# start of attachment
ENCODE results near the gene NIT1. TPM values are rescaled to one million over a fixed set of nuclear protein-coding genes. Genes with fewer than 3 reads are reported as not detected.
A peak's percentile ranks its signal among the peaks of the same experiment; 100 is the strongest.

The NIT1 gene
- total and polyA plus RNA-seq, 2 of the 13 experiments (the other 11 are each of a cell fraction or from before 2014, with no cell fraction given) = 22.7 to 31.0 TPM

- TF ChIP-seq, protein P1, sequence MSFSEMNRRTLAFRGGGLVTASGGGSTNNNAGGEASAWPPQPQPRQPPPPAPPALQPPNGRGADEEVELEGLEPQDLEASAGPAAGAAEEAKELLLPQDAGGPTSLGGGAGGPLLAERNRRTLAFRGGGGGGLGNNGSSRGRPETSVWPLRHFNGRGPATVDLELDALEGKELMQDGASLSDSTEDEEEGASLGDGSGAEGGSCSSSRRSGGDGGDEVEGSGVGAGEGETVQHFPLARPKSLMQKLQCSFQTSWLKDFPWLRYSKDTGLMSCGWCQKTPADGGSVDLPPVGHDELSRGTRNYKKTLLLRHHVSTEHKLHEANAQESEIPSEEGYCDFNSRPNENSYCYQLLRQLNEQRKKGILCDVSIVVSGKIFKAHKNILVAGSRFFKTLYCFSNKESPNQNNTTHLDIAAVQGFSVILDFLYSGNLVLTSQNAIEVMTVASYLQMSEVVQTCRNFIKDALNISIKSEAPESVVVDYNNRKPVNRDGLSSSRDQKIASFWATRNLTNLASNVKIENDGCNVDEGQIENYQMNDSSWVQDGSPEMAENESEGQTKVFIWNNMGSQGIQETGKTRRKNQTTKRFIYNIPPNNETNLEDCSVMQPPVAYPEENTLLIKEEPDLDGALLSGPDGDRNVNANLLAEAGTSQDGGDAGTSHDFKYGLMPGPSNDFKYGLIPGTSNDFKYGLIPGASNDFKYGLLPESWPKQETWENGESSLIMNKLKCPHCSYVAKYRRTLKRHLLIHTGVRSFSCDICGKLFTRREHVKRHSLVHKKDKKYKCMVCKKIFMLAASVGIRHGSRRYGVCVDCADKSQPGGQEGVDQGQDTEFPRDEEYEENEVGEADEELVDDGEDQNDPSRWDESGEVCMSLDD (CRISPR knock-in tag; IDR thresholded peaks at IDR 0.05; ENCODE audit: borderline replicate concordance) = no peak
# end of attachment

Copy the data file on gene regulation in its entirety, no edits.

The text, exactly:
ENCODE results near the gene NIT1. TPM values are rescaled to one million over a fixed set of nuclear protein-coding genes. Genes with fewer than 3 reads are reported as not detected.
A peak's percentile ranks its signal among the peaks of the same experiment; 100 is the strongest.

The NIT1 gene
- total and polyA plus RNA-seq, 2 of the 13 experiments (the other 11 are each of a cell fraction or from before 2014, with no cell fraction given) = 22.7 to 31.0 TPM

- TF ChIP-seq, protein P1, sequence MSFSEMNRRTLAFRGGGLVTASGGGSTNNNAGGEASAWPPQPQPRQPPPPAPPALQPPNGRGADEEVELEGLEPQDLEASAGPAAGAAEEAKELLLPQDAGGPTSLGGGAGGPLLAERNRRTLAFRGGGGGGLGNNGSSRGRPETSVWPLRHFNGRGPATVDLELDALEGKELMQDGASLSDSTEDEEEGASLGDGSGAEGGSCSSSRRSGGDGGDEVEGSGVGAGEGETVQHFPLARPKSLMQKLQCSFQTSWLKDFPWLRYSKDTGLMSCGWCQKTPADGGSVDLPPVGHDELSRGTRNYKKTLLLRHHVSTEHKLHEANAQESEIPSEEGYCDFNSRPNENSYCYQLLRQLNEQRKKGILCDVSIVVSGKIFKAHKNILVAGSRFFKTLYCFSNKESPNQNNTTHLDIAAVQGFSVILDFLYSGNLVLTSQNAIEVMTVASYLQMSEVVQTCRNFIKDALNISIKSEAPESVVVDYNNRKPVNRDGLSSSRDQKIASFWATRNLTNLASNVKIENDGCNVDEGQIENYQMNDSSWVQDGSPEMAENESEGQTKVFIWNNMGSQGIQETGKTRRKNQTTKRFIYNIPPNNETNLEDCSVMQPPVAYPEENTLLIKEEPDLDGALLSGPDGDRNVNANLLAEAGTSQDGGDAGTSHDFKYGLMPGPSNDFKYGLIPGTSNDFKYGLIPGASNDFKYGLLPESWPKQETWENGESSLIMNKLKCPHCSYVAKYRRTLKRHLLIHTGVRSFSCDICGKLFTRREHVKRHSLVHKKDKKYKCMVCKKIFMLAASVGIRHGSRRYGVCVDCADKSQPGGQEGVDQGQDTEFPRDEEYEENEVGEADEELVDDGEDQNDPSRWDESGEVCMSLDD (CRISPR knock-in tag; IDR thresholded peaks at IDR 0.05; ENCODE audit: borderline replicate concordance) = no peak